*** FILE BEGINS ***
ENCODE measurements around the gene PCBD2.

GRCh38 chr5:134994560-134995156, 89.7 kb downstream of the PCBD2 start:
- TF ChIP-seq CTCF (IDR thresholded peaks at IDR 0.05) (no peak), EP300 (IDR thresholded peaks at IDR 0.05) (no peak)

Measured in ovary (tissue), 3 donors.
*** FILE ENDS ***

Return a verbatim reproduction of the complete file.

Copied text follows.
ENCODE measurements around the gene PCBD2.

GRCh38 chr5:134994560-134995156, 89.7 kb downstream of the PCBD2 start:
- TF ChIP-seq CTCF (IDR thresholded peaks at IDR 0.05) (no peak), EP300 (IDR thresholded peaks at IDR 0.05) (no peak)

Measured in ovary (tissue), 3 donors.